A state employee gave nursing assistant licenses to 157 people who didn't have the credentials and in some cases didn't even apply for the jobs, a legislative audit has revealed.
State officials discovered in 2009 that the employee, whose name they are not releasing, had given out about 19 of the fraudulent licenses. Further investigation by the Maryland Board of Nursing of thousands of licenses found eight times as many phony credentials had been distributed.
The employee was eventually fired and the fraudulent licenses revoked. The incident is being investigated by Attorney General Douglas F. Gansler's office. David Paulson, a spokesman for the department, said he could not comment on the case because it was being investigated.
Details of the case were made public this month in a state audit.
The Maryland Board of Nursing has since put new checks and balances in place so that more than one person reviews license applications, said board President Nancy Adams.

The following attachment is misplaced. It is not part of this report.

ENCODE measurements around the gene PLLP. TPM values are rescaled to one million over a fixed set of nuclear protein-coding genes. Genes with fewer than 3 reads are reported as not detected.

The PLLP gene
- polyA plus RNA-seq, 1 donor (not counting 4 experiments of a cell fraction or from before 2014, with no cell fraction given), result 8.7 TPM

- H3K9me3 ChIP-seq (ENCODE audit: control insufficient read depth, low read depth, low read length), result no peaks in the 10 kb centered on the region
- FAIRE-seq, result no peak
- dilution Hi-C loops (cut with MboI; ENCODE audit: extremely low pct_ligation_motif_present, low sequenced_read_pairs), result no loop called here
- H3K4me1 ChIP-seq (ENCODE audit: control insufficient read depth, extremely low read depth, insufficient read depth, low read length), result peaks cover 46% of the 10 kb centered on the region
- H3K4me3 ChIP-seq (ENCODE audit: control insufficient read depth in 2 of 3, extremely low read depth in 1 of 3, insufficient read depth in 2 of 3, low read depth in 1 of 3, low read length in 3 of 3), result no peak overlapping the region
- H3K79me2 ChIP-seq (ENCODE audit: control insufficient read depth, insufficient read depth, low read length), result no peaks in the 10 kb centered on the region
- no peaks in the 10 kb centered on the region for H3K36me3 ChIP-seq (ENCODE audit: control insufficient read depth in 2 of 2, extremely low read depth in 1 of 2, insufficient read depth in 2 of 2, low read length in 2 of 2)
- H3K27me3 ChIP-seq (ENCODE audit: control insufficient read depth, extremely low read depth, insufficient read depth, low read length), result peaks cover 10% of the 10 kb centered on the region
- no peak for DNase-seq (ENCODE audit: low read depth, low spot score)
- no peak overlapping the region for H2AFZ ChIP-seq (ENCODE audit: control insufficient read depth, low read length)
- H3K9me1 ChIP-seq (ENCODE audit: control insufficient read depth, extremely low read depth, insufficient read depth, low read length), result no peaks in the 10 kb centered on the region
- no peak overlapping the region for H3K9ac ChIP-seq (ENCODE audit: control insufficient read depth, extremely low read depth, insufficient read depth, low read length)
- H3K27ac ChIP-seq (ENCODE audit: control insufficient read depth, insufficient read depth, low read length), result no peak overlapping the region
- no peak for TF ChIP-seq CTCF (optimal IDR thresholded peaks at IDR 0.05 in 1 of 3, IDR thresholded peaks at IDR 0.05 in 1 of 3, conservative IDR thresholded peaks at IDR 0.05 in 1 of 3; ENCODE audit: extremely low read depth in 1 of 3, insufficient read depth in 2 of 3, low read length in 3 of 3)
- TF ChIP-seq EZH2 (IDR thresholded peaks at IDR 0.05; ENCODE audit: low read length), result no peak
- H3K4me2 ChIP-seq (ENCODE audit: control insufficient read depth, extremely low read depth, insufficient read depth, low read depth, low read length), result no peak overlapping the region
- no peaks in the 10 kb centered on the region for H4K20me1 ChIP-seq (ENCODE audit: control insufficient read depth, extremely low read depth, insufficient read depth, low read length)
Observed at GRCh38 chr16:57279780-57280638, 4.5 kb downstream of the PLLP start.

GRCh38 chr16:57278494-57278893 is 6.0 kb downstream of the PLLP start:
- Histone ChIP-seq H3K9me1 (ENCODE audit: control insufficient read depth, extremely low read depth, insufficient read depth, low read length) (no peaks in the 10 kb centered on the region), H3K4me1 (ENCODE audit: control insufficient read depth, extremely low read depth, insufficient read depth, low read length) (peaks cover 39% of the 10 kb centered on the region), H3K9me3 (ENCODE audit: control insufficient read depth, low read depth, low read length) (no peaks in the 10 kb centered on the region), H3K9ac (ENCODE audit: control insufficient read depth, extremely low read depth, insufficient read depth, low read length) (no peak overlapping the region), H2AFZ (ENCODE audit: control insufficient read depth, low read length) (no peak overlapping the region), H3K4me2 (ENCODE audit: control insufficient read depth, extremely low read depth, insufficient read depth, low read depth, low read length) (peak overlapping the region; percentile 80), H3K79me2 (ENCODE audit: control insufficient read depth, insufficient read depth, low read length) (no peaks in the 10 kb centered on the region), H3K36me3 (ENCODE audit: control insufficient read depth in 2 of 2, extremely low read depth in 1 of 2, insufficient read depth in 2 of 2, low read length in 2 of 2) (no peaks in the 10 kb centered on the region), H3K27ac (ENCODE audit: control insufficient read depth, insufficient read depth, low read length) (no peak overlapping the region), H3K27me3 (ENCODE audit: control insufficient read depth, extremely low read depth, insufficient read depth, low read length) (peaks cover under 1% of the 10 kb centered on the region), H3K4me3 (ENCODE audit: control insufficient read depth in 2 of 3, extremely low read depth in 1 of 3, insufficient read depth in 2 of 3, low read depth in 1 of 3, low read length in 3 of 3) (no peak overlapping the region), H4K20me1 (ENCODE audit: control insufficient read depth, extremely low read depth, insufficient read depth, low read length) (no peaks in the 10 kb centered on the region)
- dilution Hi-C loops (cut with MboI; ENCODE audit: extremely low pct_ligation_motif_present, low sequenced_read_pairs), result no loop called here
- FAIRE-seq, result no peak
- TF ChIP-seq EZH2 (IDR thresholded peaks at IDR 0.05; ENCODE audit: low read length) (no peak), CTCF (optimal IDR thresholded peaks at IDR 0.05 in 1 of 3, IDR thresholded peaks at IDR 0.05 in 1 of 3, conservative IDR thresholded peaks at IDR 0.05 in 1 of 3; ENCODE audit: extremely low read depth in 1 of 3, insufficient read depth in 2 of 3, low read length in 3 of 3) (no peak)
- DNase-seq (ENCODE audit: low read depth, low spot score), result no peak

"It is now across several folks, and there are some additional checkpoints that make it exceedingly difficult for this to occur again," Adams said.
Maryland Inspector General Thomas V. Russell said the board had taken satisfactory steps to help prevent further incidents.
Adams said no patients were in danger and that the state received no complaints about nursing assistants with the fraudulent licenses. Nursing assistants perform duties such as cleaning bed pans, changing sheets and helping patients out of bed. There work is supervised by a licensed nurse.
The audit also found that the Office of Health Care Quality had not inspected 53 percent, or 725 of the 1,367 licensed assisted-living facilities in fiscal year 2010.